The International Watersheds Initiative (IWI) promotes an integrated, ecosystem approach to issues arising in transboundary waters through enhanced local participation and strengthened local capacity.
The initiative was conceived to facilitate the development of watershed-specific responses to emerging challenges such as intensified population growth and urbanization, global climate change, changing uses of water, pollution from air and land, and introductions of exotic species.
The underlying premise is that local people, given appropriate assistance, are those best positioned to resolve many local transboundary problems.
The idea of an International Watersheds Initiative (IWI) was introduced by the
Commission in its 1997 report The IJC and the 21st Century (PDF 7.9 MB). In letters
dated November 19, 1998, the governments of Canada and the United States of
America asked the International Joint Commission to "further define the general
framework under which watershed boards would operate, including, but not limited to
mandate, scope of activities, and operating principles, recognizing that boards would be
modified to meet the special circumstances of each watershed."
In consultation with the two federal governments, the relevant states and provinces,
tribes and First Nations, and local interests, among other, the concept was further
developed. IWI activities would compliment the activities of the Commission, which
retains its full authority under references and orders. The IJC presented the concept in
two reports to the Canadian and U.S. Governments:
(December 2000; PDF 306 KB) and
A Discussion Paper on the International Watersheds Initiative (June 2005; PDF 1.3 MB).
In 2005, the Commission identified boards in the watersheds of the
St. Croix River (New
Brunswick, Maine), the Red River
(principally North Dakota, Minnesota, Manitoba) and
the Rainy River
(Minnesota, Ontario) as pilots for the IWI concept. In 2007, the
River (Saskatchewan, North Dakota, Manitoba) was added to the list of pilot boards.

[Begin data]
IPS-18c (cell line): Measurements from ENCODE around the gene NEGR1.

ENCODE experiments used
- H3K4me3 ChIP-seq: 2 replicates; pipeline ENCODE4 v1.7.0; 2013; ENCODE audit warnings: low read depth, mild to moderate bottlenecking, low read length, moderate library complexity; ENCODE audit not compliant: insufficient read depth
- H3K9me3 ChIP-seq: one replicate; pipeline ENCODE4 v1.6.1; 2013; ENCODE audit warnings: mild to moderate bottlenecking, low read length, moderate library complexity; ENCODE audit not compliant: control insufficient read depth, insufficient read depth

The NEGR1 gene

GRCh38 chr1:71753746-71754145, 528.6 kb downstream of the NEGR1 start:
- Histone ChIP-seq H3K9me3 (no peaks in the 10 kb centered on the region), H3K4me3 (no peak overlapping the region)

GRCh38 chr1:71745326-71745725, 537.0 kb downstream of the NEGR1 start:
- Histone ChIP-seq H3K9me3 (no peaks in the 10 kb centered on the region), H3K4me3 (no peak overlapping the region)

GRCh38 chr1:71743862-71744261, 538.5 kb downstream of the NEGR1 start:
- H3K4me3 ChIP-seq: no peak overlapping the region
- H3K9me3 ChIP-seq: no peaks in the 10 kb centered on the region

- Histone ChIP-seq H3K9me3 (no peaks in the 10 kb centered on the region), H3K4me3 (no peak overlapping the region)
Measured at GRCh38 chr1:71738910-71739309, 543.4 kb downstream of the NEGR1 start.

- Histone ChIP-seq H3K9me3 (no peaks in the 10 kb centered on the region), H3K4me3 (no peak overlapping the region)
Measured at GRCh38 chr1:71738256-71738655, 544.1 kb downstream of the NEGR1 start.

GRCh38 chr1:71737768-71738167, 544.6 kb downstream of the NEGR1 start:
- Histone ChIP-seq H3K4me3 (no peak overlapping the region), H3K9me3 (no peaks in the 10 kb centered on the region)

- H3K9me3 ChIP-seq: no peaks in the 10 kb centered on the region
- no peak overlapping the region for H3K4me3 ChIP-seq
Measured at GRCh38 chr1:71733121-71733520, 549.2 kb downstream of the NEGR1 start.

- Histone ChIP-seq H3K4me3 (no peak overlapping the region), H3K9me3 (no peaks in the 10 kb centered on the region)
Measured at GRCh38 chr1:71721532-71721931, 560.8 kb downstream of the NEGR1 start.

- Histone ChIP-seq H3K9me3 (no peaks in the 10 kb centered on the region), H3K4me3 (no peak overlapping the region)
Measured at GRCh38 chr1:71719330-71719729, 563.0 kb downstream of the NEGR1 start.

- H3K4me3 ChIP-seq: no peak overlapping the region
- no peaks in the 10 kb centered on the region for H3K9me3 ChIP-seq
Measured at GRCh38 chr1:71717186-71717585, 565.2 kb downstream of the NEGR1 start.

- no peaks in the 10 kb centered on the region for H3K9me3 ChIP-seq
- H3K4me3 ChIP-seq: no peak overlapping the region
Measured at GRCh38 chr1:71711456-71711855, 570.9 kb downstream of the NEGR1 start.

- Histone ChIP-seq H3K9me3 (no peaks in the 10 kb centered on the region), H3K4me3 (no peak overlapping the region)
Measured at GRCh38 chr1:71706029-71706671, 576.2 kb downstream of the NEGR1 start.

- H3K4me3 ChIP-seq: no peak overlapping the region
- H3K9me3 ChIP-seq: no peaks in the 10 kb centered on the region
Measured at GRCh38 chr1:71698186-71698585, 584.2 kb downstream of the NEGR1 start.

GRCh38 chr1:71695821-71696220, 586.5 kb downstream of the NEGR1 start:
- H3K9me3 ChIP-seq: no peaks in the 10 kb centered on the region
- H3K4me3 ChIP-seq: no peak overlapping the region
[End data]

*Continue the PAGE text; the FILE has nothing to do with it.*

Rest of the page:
IJC Commissioners and staff have been working to strengthen the capacity of these
boards, providing catalytic funding for selected projects involving activities such as
developing harmonized transboundary watershed maps and geographic information
system (GIS) data; modeling river and reservoir hydraulics; and expanding outreach to
the public. The St. Croix River board
has made the greatest progress so far, and in April
2007 was designated the first full-fledged International Watershed Board.
The IJC is exploring ways to gradually expand the watershed approach, where suitable,
along the entire length of the border. The Commission believes that more can be done
to strengthen local participation, foster a more strategic approach, share information
and lessons learned, and pick up the pace of implementation. These and other
questions were discussed by Board members, IJC Commissioners and staff, and other
stakeholders at the International Watersheds Initiative Workshop, held in Vancouver,
B.C., on March 18-19, 2008 and in Ottawa, Ontario, on October 27, 2008. These discussions were the basis for further Commission proposals to enhance and strengthen the IWI contained in the January 2009 Third Report to Governments on the IWI, titled International Watersheds Initiatives:
Implementing a New Paradigm for Transboundary Basins.